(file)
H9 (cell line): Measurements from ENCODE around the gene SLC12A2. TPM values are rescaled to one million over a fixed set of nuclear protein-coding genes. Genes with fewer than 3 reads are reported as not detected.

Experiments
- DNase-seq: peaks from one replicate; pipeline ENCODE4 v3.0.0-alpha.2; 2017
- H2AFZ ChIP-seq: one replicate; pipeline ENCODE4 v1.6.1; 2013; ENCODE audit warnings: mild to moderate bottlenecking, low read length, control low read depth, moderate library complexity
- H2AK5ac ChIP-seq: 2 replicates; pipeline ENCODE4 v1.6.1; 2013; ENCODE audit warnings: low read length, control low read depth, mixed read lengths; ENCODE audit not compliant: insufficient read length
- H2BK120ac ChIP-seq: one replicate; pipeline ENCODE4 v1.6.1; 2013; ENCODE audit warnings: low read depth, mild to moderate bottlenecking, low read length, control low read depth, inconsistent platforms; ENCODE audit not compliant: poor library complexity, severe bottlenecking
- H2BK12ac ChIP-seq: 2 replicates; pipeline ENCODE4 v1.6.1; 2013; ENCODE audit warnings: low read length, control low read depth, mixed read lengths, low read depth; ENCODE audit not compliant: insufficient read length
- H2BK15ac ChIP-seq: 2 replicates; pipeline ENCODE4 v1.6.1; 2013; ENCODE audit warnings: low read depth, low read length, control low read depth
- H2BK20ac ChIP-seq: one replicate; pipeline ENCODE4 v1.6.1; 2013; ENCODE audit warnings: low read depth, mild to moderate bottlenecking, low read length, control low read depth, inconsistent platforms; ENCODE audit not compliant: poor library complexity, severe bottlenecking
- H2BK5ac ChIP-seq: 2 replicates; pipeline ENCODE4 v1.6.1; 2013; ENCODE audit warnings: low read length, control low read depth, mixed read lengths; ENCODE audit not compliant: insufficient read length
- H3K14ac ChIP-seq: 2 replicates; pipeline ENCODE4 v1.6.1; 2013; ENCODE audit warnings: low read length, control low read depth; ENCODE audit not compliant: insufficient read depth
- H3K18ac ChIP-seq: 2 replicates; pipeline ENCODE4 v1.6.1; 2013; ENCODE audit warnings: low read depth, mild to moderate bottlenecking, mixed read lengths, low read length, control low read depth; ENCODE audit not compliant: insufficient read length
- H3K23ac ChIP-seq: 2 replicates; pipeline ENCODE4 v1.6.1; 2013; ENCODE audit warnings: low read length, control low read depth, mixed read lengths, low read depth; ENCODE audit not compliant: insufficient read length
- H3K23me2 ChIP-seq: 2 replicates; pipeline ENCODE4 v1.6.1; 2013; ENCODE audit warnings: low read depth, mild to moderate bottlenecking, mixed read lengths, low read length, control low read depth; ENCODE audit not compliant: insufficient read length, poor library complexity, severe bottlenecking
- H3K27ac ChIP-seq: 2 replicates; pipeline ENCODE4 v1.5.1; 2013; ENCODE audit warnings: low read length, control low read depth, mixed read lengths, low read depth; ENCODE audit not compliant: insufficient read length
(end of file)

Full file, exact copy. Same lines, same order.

H9 (cell line): Measurements from ENCODE around the gene SLC12A2. TPM values are rescaled to one million over a fixed set of nuclear protein-coding genes. Genes with fewer than 3 reads are reported as not detected.

Experiments
- DNase-seq: peaks from one replicate; pipeline ENCODE4 v3.0.0-alpha.2; 2017
- H2AFZ ChIP-seq: one replicate; pipeline ENCODE4 v1.6.1; 2013; ENCODE audit warnings: mild to moderate bottlenecking, low read length, control low read depth, moderate library complexity
- H2AK5ac ChIP-seq: 2 replicates; pipeline ENCODE4 v1.6.1; 2013; ENCODE audit warnings: low read length, control low read depth, mixed read lengths; ENCODE audit not compliant: insufficient read length
- H2BK120ac ChIP-seq: one replicate; pipeline ENCODE4 v1.6.1; 2013; ENCODE audit warnings: low read depth, mild to moderate bottlenecking, low read length, control low read depth, inconsistent platforms; ENCODE audit not compliant: poor library complexity, severe bottlenecking
- H2BK12ac ChIP-seq: 2 replicates; pipeline ENCODE4 v1.6.1; 2013; ENCODE audit warnings: low read length, control low read depth, mixed read lengths, low read depth; ENCODE audit not compliant: insufficient read length
- H2BK15ac ChIP-seq: 2 replicates; pipeline ENCODE4 v1.6.1; 2013; ENCODE audit warnings: low read depth, low read length, control low read depth
- H2BK20ac ChIP-seq: one replicate; pipeline ENCODE4 v1.6.1; 2013; ENCODE audit warnings: low read depth, mild to moderate bottlenecking, low read length, control low read depth, inconsistent platforms; ENCODE audit not compliant: poor library complexity, severe bottlenecking
- H2BK5ac ChIP-seq: 2 replicates; pipeline ENCODE4 v1.6.1; 2013; ENCODE audit warnings: low read length, control low read depth, mixed read lengths; ENCODE audit not compliant: insufficient read length
- H3K14ac ChIP-seq: 2 replicates; pipeline ENCODE4 v1.6.1; 2013; ENCODE audit warnings: low read length, control low read depth; ENCODE audit not compliant: insufficient read depth
- H3K18ac ChIP-seq: 2 replicates; pipeline ENCODE4 v1.6.1; 2013; ENCODE audit warnings: low read depth, mild to moderate bottlenecking, mixed read lengths, low read length, control low read depth; ENCODE audit not compliant: insufficient read length
- H3K23ac ChIP-seq: 2 replicates; pipeline ENCODE4 v1.6.1; 2013; ENCODE audit warnings: low read length, control low read depth, mixed read lengths, low read depth; ENCODE audit not compliant: insufficient read length
- H3K23me2 ChIP-seq: 2 replicates; pipeline ENCODE4 v1.6.1; 2013; ENCODE audit warnings: low read depth, mild to moderate bottlenecking, mixed read lengths, low read length, control low read depth; ENCODE audit not compliant: insufficient read length, poor library complexity, severe bottlenecking
- H3K27ac ChIP-seq: 2 replicates; pipeline ENCODE4 v1.5.1; 2013; ENCODE audit warnings: low read length, control low read depth, mixed read lengths, low read depth; ENCODE audit not compliant: insufficient read length